What they do is not to explain the event naturalistically, but deny the reported event and propose a different event to account for the "legend", viz. the body was stolen; Jesus fainted on the cross, then revived in the tomb; the disciples went to the wrong tomb, &c. 

In general, they dismiss Biblical miracles as pious fiction. Yet that's the polar opposite of their God of the gaps narrative. To be consistent with the narrative, they should grant the historicity of the Biblical events, but then explain them naturalistically. It should be a question, not regarding the occurrence of the event, but the interpretation of the event. 

The upshot is that "skeptics" don't really believe the God of the gaps narrative. In practice, their response to Biblical miracles is diametrically at odds with that narrative. They don't think science has any explanatory power to account for most of these events.  


  1. Just to piggyback off of this fine post:

    1. It's possible there are problems which science can never resolve (e.g. the hard problem of consciousness). If so, then science has its limitations.

    2. A striking issue with secular science is it doesn't pretend to be unbiased and objective. It readily assumes naturalism - or at least methodological naturalism. The assumption is miracles cannot occur. An a priori rejection of miracles is worked into the secular scientific outlook.

    However, bona fide scientific investigation would ask in advance whether the gaps in our knowledge about a particular phenomenon is due to a surmountable ignorance of discoverable physical mechanisms, or if it's due to other possibilities such as the fact that physical mechanisms in a specific case are perhaps inherently unknowable. It's scientific to ask if science is or isn't able to investigate a particular phenomenon. Whether or not a particular phenomenon in question falls under the purview of empirical scientific investigation in the first place.

    If a phenomenon isn't able to be scientifically investigated, then it doesn't necessarily mean it's false or illusory or the like. Rather it may mean we need to pursue other lines of inquiry.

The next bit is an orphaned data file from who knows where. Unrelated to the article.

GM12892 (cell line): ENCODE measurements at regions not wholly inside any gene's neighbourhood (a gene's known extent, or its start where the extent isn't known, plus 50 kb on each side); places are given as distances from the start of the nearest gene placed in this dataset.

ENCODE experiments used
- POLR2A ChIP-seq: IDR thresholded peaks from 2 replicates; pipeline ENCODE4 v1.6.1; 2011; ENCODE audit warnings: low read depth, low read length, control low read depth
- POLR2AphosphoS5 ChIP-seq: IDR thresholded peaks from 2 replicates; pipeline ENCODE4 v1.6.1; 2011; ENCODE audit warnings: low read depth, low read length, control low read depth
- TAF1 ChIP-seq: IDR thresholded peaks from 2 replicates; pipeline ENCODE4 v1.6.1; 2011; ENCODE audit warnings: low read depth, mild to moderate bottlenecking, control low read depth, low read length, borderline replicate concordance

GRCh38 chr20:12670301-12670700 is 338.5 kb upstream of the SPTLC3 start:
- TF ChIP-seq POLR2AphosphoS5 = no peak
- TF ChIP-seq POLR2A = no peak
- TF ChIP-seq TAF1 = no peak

3. There's an aspect of willful ignorance in much of secular science. Otherwise secular scientists would allow, say, intelligent design theory to be scientifically assessed. Yet many if not most dismiss the knowledge brought by ID theory out of hand. Mention positive evidence for irreducible complexity, specified complexity, or many of the evidences found in systems biology, and many secular scientists will simply roll their eyes and disengage if not worse.

    4. Ironically, one could offer similar criticisms of neo-Darwinism as a theory.

    On the one hand, there are many molecular and cell biologists (among other relevant scientists) such as James Shapiro and Franklin Harold who admit things like: "we must concede that there are presently no detailed Darwinian accounts of the evolution of any biochemical or cellular system, only a variety of wishful speculations".

    But on the other hand, they refuse to part ways with neo-Darwinism. They still wish to hold onto some semblance of neo-Darwinian theory at the same time as proposing their own seismic revisions in neo-Darwinian theory (which they in turn downplay). Every biological event or detail, even if inexplicable by neo-Darwinian mechanisms or processes, is nevertheless attributed to neo-Darwinism in some vague sense.

    In short, they don't know how to explain the inexplicable in neo-Darwinian theory, but they know neo-Darwinism is true and will someday explain all.

    5. What's the end game for secular science?

    It seems to me it's what Einstein once said: "What really interests me is whether God had any choice in the creation of the world".

    That science can one day discover some set of physical laws and/or mathematical equations by which God is made redundant (e.g. quantum cosmology). From the beginning of the universe to the end of time, we can simply watch the entire universe and all it contains unfold according to a TOE. A physical law(s) which commences and sustains the whole of existence. Plug in the right numbers and equations, and the universe, elements, stars, planets, life, consciousness, and so forth must be.

    Chance and necessity explain it all. God plays no role. He may or may not exist, but if he does exist, then he's superfluous.

    However, one problem is, even if we grant all this for the sake of argument, then what explains the existence of such a physical law? If a law, then would there not need to be a lawgiver?

    1. The scientistic crowd will only answer that the universe is a self-existing perpetual motion machine (as if anyone could actually know that) and hence the source of its own laws. They say so not with any firm and irrefutable empirically-derived evidence, but because they are sanitized Baalists who worship the creature rather than the Creator. This is not a war between Science and Religion, but between True and False religion; the latter's appeal to science is but a distraction, mantra, and canard.